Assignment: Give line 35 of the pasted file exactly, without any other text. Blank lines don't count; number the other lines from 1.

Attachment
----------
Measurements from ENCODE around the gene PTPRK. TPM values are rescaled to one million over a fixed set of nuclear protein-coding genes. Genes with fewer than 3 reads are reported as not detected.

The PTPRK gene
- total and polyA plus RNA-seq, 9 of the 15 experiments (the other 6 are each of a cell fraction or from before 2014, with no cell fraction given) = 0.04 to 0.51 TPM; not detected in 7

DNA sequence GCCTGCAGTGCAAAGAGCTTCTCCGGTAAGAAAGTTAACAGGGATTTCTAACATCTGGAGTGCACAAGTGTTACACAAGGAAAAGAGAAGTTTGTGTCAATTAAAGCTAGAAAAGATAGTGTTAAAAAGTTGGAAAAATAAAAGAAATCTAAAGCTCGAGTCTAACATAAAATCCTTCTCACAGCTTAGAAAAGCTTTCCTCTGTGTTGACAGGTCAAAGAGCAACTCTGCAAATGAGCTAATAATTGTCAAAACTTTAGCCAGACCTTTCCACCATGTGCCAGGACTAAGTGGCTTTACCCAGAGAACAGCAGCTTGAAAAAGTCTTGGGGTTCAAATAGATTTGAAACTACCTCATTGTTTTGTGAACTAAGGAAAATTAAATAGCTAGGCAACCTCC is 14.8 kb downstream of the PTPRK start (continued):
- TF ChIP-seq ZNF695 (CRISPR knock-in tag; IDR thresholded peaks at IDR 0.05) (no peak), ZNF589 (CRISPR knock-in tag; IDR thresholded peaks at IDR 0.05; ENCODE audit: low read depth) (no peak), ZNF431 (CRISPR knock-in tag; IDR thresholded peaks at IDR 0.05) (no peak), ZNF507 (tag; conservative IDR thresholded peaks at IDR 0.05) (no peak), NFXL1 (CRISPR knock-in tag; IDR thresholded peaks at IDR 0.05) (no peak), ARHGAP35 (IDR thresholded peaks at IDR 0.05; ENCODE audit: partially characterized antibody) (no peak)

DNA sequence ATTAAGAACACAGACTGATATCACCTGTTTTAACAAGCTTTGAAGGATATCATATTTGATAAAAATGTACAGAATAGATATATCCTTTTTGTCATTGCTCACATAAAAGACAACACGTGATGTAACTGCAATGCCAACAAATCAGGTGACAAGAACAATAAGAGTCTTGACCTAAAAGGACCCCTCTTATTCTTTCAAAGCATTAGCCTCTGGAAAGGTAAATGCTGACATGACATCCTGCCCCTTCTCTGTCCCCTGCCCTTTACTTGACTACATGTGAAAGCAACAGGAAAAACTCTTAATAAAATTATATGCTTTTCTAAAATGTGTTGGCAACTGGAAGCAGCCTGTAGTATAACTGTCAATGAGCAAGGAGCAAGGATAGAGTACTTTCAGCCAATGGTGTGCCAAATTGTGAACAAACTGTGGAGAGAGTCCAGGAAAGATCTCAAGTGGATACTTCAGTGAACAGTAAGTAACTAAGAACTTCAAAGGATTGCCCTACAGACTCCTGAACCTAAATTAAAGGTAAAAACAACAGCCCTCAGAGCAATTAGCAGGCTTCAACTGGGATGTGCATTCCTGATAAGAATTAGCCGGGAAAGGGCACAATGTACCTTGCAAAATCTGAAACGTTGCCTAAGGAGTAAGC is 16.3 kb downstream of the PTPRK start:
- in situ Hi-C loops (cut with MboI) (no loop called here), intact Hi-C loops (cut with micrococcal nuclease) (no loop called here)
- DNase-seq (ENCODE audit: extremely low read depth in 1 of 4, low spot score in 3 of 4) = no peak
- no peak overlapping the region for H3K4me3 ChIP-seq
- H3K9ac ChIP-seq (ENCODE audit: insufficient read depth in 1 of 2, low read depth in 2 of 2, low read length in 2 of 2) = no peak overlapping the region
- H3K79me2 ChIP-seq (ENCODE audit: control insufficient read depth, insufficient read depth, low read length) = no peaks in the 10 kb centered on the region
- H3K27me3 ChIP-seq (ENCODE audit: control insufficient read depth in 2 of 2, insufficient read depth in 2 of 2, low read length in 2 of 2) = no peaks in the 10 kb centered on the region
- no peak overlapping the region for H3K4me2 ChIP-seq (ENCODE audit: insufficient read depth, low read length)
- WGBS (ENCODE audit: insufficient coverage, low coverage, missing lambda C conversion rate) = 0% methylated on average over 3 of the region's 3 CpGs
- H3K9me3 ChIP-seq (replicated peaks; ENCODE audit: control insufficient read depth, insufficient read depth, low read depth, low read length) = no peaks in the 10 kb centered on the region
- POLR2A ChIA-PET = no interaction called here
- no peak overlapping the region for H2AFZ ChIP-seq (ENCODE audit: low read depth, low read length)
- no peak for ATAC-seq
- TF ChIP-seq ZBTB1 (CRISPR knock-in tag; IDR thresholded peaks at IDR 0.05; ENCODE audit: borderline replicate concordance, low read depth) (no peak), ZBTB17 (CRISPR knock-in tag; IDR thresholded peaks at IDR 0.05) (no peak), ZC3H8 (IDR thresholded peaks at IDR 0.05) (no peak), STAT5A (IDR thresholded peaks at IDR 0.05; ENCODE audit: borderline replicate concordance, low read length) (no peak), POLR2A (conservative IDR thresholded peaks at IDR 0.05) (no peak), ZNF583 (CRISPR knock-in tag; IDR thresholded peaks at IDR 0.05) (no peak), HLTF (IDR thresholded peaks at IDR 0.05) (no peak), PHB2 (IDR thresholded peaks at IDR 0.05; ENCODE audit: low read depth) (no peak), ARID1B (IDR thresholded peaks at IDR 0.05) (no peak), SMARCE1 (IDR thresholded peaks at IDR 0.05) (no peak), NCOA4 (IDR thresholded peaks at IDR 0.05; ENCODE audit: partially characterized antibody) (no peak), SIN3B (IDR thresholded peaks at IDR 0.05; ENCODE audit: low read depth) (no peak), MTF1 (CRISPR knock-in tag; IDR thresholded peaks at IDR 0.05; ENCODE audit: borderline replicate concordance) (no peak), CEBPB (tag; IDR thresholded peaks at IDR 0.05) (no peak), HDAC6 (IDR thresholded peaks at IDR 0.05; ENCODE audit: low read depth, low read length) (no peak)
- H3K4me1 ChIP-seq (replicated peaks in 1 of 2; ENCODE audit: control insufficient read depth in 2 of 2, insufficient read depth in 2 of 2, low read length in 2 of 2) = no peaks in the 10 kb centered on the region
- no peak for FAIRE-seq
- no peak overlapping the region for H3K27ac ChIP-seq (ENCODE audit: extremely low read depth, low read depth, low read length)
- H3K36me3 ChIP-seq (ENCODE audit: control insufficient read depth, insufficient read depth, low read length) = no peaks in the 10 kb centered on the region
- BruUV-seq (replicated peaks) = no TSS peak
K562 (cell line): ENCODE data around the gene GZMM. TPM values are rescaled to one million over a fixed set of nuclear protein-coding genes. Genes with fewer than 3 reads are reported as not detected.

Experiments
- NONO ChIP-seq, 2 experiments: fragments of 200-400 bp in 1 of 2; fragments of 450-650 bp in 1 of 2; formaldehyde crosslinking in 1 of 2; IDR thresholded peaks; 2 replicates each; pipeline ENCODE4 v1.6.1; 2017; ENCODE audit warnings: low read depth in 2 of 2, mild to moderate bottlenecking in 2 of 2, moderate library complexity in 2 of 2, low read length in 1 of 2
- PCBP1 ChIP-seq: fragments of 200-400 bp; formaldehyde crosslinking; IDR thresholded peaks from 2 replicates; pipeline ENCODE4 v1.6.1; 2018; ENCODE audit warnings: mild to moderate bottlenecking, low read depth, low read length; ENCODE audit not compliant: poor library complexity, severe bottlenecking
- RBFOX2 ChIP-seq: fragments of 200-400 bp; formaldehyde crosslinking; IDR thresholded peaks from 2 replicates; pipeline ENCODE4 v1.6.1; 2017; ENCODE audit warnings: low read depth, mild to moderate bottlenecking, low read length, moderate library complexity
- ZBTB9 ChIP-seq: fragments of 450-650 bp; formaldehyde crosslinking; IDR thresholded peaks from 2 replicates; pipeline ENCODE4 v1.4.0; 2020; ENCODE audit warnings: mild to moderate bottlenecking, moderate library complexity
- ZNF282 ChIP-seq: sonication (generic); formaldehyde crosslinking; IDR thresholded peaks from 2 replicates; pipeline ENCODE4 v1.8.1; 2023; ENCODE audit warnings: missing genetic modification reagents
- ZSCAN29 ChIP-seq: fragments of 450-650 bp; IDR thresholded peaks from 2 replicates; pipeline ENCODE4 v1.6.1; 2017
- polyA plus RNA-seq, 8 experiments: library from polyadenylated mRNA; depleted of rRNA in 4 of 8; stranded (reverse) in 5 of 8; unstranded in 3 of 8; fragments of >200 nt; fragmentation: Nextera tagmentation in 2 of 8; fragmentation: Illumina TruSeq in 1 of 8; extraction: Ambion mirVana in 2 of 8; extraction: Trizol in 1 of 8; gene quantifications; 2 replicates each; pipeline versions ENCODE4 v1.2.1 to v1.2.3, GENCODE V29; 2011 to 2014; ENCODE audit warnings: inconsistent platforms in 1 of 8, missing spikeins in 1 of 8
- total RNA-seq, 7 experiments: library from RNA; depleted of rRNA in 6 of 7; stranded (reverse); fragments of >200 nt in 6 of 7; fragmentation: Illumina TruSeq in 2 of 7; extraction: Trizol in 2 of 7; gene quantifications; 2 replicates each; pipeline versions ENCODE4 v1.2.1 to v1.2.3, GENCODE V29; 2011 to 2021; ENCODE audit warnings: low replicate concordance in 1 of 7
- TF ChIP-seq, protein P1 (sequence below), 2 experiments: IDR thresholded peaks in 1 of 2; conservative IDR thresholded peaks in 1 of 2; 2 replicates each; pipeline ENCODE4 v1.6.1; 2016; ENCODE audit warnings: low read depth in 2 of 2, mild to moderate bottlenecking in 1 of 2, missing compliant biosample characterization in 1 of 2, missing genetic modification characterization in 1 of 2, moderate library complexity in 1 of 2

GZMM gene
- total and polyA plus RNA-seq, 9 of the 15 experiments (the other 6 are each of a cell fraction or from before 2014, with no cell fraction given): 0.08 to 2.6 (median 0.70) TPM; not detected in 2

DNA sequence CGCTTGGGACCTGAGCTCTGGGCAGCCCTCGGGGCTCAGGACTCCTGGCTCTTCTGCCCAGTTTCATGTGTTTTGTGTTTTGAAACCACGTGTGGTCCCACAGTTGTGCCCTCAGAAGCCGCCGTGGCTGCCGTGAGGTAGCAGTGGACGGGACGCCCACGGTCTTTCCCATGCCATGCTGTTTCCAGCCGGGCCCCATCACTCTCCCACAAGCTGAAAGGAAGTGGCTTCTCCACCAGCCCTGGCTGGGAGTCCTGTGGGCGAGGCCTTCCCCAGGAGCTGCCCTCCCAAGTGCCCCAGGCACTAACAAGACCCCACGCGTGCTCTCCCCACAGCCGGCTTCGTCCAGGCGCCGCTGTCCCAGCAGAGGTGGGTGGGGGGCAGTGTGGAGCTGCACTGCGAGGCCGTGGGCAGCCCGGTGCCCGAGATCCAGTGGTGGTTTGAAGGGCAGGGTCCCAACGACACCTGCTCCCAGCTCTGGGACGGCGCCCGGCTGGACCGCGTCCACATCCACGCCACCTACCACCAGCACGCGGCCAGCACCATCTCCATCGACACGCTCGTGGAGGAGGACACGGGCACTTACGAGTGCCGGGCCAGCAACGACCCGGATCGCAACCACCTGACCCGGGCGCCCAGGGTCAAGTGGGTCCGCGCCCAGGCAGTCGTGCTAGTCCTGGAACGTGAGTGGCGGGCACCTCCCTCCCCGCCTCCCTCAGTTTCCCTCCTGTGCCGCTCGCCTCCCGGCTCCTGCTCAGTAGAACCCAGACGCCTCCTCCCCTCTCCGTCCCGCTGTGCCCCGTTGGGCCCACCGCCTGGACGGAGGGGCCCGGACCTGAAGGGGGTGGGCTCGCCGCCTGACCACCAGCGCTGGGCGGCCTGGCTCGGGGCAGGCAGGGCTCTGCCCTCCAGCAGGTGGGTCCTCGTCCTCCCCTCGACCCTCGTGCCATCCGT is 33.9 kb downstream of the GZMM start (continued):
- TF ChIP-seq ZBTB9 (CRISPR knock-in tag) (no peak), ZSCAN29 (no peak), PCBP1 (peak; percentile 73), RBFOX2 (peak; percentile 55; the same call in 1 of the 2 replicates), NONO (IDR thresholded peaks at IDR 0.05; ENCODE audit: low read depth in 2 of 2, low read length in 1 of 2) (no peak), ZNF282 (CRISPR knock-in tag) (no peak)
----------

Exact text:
- TF ChIP-seq, protein P1 (sequence below), 2 experiments: IDR thresholded peaks in 1 of 2; conservative IDR thresholded peaks in 1 of 2; 2 replicates each; pipeline ENCODE4 v1.6.1; 2016; ENCODE audit warnings: low read depth in 2 of 2, mild to moderate bottlenecking in 1 of 2, missing compliant biosample characterization in 1 of 2, missing genetic modification characterization in 1 of 2, moderate library complexity in 1 of 2